LONDON (Reuters) - Britain’s Co-operative Bank needs to raise another 400 million pounds to cover the cost of past misconduct, dealing a fresh blow to the lender which promotes its ethical standards but has been hit by a funding gap and drugs scandal.
Co-op Bank was controlled by the Co-operative Group, Britain’s biggest mutually-owned company, until last year, when regulators identified it had a 1.5 billion pound capital shortfall.
This led to a refinancing in which control of the bank passed to a group of hedge funds - including Perry Capital and Silver Point Capital - and the bank’s problems were exacerbated when former chairman Paul Flowers was arrested as part of an investigation into the supply of illegal drugs.
Co-op Bank, which has about 4.7 million customers and is Britain’s eighth-largest provider of current or checking accounts, said on Monday an internal review had shown it needed to set aside about 400 million pounds to meet costs related to previous misdeeds.
This would cover compensation for mis-sold loan insurance, breaches of consumer credit rules, repayments to mortgage customers who were overcharged and compensation to small companies mis-sold complex hedging products, it said.
“The result of providing for these items, together with the cost of separation from the Co-operative Group, is that the starting capital position of the bank for the four- to five-year recovery period is weaker than in the plan announced last year,” Chief Executive Niall Booker said.
The bank, whose ethical stance is based on policies such as not lending to the likes of weapons makers, said it expected to post a loss before tax of between 1.2 and 1.3 billion pounds for 2013, excluding profit generated by its restructuring.
Many UK banks are facing hefty fines and compensation bills due to a variety of misdeeds, but analyst Gary Greenwood at brokerage Shore Capital said Co-op’s latest charge was higher than expected. “The scale of the provision is obviously quite material. The surprise is more around the size of it,” he said.
Banking group UBS has been hired by Co-op Bank to advise on the capital raising. Sources familiar with the matter said existing shareholders would be given first option to buy new shares, but new investors could be sought if they fail to take up all of the offer.
Co-op Group, which still owns around 30 percent of the bank, said it was considering whether to participate. “As a shareholder in the bank we will consider our position in relation to the proposed additional capital raising as and when appropriate,” it said in an emailed statement.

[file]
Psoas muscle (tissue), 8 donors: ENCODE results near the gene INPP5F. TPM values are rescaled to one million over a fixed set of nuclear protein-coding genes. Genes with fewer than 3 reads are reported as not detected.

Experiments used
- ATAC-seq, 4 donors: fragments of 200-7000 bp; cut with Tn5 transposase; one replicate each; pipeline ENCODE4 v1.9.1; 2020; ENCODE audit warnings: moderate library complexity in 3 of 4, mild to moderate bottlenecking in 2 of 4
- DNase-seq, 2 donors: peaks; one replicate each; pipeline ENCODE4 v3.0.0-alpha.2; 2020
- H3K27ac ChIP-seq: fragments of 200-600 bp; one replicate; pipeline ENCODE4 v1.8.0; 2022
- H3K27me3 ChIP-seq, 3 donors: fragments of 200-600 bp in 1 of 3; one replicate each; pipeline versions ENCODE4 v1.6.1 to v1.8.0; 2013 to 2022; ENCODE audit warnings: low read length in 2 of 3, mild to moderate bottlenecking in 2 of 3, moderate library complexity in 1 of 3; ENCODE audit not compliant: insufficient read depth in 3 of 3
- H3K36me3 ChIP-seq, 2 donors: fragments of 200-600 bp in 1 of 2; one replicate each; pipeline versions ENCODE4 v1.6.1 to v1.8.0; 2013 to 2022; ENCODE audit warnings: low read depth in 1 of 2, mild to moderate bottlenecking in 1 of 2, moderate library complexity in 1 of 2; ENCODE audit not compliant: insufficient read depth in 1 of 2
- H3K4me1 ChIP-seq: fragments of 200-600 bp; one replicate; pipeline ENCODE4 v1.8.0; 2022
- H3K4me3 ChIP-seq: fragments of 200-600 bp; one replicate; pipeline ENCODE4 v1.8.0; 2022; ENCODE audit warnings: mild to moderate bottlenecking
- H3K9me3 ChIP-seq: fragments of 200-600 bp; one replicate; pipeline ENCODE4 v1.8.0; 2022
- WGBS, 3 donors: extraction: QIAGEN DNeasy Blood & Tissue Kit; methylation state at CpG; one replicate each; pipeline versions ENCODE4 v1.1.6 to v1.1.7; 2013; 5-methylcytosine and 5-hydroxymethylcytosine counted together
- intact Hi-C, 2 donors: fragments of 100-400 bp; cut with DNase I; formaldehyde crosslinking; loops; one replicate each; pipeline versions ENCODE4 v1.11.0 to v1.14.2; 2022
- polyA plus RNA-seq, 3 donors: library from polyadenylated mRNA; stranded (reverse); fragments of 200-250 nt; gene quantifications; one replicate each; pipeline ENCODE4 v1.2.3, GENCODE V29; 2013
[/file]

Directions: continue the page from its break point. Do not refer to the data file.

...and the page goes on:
Co-op would need to contribute 120 million pounds to maintain its stake at 30 percent.
Co-Op Group had in January scrapped the planned sale of its general insurance business, saying Co-op Bank’s restructuring plan at that time would not require it to contribute as much capital as originally envisaged.
Co-op Bank said that, as a result of the charges, its core equity buffer was expected to be around 7.2 percent, only just above the 7 percent minimum requirement set by Britain’s financial regulator and below previous guidance of towards 9 percent.
Preparations for the capital raising will be stepped up after Co-op Bank’s annual report is published on or before April 8, sources said. One banking source told Reuters it was likely to be completed in the second quarter.
The bank said last November it had lost current account customers amid the negative publicity around its former chairman and its capital shortfall. But it said on Monday that core retail deposit balances had fallen by less that 1 percent to 27.9 billion pounds by the end of 2013, compared with a year before.
Co-op Bank had planned to buy 631 branches from state-backed Lloyds Banking Group last year, but the deal collapsed prior to its capital shortfall being exposed.
In written evidence to parliament’s Treasury Select Committee published on Monday, former Bank of England Governor Mervyn King rejected a claim by Peter Levene, chairman of rival bidder NBNK, that he had been told by King that there was political interference in the bidding process for the branches.
In a letter to select committee Chairman Andrew Tyrie, King said he believed the government wished to ensure that a plausible bid from the Co-op be considered if possible but “that was a far cry from any improper conduct in the bidding process”.
Co-op Bank said its objectives remained unchanged, namely to restore its capital position, focus on retail and small business customers and ditch non-core activities.
The bank had reduced its loan book by 2 billion pounds by the end of 2013 and cut its staff by 1,000 or 14 percent.
Additional reporting by Kate Holton and Huw Jones; Editing by Mark Potter and David Holmes